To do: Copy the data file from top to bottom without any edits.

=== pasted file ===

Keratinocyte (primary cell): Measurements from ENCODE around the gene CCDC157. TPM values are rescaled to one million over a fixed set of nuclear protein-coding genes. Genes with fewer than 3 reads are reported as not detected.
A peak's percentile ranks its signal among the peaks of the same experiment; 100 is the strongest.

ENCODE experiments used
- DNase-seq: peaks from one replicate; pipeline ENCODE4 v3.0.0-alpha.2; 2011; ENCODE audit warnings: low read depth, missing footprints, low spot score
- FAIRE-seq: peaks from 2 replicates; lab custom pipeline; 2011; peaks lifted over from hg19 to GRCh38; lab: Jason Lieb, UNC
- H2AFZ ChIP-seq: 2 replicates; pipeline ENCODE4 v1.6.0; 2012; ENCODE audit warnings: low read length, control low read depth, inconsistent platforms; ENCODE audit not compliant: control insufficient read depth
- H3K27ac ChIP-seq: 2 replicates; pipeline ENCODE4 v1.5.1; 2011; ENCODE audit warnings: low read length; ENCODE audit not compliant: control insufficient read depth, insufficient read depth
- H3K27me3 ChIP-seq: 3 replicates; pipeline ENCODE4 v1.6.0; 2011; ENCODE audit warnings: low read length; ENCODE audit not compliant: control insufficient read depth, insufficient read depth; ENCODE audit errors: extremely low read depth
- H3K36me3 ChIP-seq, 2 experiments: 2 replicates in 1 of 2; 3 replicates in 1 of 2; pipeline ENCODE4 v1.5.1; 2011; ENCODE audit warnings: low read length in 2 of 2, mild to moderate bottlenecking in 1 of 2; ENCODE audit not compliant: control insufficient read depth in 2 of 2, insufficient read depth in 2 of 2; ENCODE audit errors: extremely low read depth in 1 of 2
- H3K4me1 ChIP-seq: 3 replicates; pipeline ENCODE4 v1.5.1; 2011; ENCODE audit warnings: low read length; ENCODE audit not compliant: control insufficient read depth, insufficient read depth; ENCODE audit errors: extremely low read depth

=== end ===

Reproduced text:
Keratinocyte (primary cell): Measurements from ENCODE around the gene CCDC157. TPM values are rescaled to one million over a fixed set of nuclear protein-coding genes. Genes with fewer than 3 reads are reported as not detected.
A peak's percentile ranks its signal among the peaks of the same experiment; 100 is the strongest.

ENCODE experiments used
- DNase-seq: peaks from one replicate; pipeline ENCODE4 v3.0.0-alpha.2; 2011; ENCODE audit warnings: low read depth, missing footprints, low spot score
- FAIRE-seq: peaks from 2 replicates; lab custom pipeline; 2011; peaks lifted over from hg19 to GRCh38; lab: Jason Lieb, UNC
- H2AFZ ChIP-seq: 2 replicates; pipeline ENCODE4 v1.6.0; 2012; ENCODE audit warnings: low read length, control low read depth, inconsistent platforms; ENCODE audit not compliant: control insufficient read depth
- H3K27ac ChIP-seq: 2 replicates; pipeline ENCODE4 v1.5.1; 2011; ENCODE audit warnings: low read length; ENCODE audit not compliant: control insufficient read depth, insufficient read depth
- H3K27me3 ChIP-seq: 3 replicates; pipeline ENCODE4 v1.6.0; 2011; ENCODE audit warnings: low read length; ENCODE audit not compliant: control insufficient read depth, insufficient read depth; ENCODE audit errors: extremely low read depth
- H3K36me3 ChIP-seq, 2 experiments: 2 replicates in 1 of 2; 3 replicates in 1 of 2; pipeline ENCODE4 v1.5.1; 2011; ENCODE audit warnings: low read length in 2 of 2, mild to moderate bottlenecking in 1 of 2; ENCODE audit not compliant: control insufficient read depth in 2 of 2, insufficient read depth in 2 of 2; ENCODE audit errors: extremely low read depth in 1 of 2
- H3K4me1 ChIP-seq: 3 replicates; pipeline ENCODE4 v1.5.1; 2011; ENCODE audit warnings: low read length; ENCODE audit not compliant: control insufficient read depth, insufficient read depth; ENCODE audit errors: extremely low read depth